Olympus has filed a patent for a Google Glass-like wearable computer, which may make its way on the market in the near future.
Wearable computers with heads-up displays (HUDs) have been around on the market for quite a while. Unfortunately, their high prices and low levels of exposure have damaged the sales, meaning that consumers have not really adopted this type of device.
Olympus follows the Google Glass lead and files patent for wearable computer with HUD
Everything has changed when Google announced Glass. Suddenly, these gadgets have become cool and everybody wants one. However, the search giant has released a test version, called Explorer edition, which is available for developers.
It seems like Google will have another competitor in the future and it is not Microsoft or Apple, tough both of them are rumored to be working on Glass-like gadgets. Competition is coming directly from Japan, courtesy of Olympus, which has filed for a patent describing a Glasses-type terminal.
Olympus’ Google Glass-like device features a camera and a display
The Olympus patent has been filed in Japan in late 2011, or October 20 to be more exact. It appears that the corporation has just received approval from the regulators, which have published the document on May 13, 2013.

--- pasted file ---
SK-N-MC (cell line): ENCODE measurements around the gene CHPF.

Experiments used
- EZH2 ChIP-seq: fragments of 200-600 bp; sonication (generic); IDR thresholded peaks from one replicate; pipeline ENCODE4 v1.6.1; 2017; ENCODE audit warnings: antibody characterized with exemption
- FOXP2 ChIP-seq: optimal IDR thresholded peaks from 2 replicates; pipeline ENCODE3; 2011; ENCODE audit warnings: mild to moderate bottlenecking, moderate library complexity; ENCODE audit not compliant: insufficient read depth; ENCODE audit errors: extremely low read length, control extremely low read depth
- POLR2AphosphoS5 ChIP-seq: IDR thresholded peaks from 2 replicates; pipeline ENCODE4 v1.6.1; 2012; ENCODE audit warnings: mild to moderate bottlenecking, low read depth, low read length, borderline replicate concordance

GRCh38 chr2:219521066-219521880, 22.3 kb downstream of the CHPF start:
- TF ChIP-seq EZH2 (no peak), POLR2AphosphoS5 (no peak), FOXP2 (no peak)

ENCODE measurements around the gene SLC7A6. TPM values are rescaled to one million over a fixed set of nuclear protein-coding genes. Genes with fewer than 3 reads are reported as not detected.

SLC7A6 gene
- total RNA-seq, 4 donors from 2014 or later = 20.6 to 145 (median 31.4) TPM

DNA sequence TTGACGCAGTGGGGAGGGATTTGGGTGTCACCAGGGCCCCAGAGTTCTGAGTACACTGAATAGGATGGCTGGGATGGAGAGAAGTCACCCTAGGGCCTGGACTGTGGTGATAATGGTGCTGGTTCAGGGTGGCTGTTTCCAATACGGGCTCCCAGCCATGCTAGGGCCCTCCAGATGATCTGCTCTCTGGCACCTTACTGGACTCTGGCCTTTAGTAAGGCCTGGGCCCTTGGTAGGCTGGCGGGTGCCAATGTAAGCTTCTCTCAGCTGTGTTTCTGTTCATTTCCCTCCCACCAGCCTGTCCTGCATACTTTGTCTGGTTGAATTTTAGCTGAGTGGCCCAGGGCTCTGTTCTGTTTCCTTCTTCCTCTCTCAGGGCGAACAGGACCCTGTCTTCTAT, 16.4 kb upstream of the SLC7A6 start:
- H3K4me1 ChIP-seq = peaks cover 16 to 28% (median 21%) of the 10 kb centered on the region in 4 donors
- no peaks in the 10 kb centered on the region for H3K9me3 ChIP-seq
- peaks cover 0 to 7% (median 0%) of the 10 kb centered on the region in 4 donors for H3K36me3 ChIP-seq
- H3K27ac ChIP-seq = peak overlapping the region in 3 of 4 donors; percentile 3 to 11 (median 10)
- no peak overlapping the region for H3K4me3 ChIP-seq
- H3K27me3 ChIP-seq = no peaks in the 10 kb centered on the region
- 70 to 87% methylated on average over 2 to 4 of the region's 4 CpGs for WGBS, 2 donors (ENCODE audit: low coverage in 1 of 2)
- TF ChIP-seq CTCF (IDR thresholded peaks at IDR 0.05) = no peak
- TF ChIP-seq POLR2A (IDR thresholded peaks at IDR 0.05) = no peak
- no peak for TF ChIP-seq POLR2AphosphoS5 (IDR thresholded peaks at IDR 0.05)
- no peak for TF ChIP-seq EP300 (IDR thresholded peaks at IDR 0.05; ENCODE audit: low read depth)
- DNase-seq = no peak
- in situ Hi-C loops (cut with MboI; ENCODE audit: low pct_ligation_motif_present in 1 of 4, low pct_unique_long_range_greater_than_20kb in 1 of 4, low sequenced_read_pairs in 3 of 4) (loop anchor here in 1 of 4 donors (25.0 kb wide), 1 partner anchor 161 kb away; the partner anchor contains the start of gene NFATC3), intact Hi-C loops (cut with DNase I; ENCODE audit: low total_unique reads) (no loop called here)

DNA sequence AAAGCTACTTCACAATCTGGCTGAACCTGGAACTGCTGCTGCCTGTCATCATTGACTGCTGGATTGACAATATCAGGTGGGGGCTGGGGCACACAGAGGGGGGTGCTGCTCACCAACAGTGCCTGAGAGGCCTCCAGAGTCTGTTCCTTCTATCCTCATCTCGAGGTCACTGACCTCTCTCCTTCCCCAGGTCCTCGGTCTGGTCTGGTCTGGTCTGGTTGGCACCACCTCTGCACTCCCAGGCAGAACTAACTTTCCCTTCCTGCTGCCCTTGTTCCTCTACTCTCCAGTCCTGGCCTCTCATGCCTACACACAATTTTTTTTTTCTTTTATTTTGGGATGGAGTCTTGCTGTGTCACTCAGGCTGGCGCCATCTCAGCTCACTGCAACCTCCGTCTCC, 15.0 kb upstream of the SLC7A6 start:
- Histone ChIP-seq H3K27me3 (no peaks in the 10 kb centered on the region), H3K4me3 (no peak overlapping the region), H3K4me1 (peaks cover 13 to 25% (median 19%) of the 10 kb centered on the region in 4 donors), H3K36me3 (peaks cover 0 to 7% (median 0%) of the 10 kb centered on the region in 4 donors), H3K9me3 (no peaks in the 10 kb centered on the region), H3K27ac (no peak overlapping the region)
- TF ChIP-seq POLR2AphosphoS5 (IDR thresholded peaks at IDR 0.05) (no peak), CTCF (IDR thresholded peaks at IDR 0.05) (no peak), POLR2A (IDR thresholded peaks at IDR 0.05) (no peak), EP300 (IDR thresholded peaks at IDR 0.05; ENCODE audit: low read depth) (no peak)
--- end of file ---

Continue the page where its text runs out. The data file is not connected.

The patent describes a pair of glasses which feature “camera and display equipment”. Both the written and the visual descriptions match a terminal similar to Google’s Glasses. However, only the camera and the display received a mention, while other features remain unknown.
No mentions of future implementation, but it is a sign that the future is now
Other details confirmed by the patent application include the ability to adjust the position of the computer. Since not all people have the same eye position, they need to adjust the display so that it can project images directly on their retina.
For the time being, Olympus has not announced any plans to release Google Glasses-like device. However, the company will kill the V-series of its point-and-shoot cameras, in order to focus on bigger, more expensive shooters, like the rumored OM-D E-M6.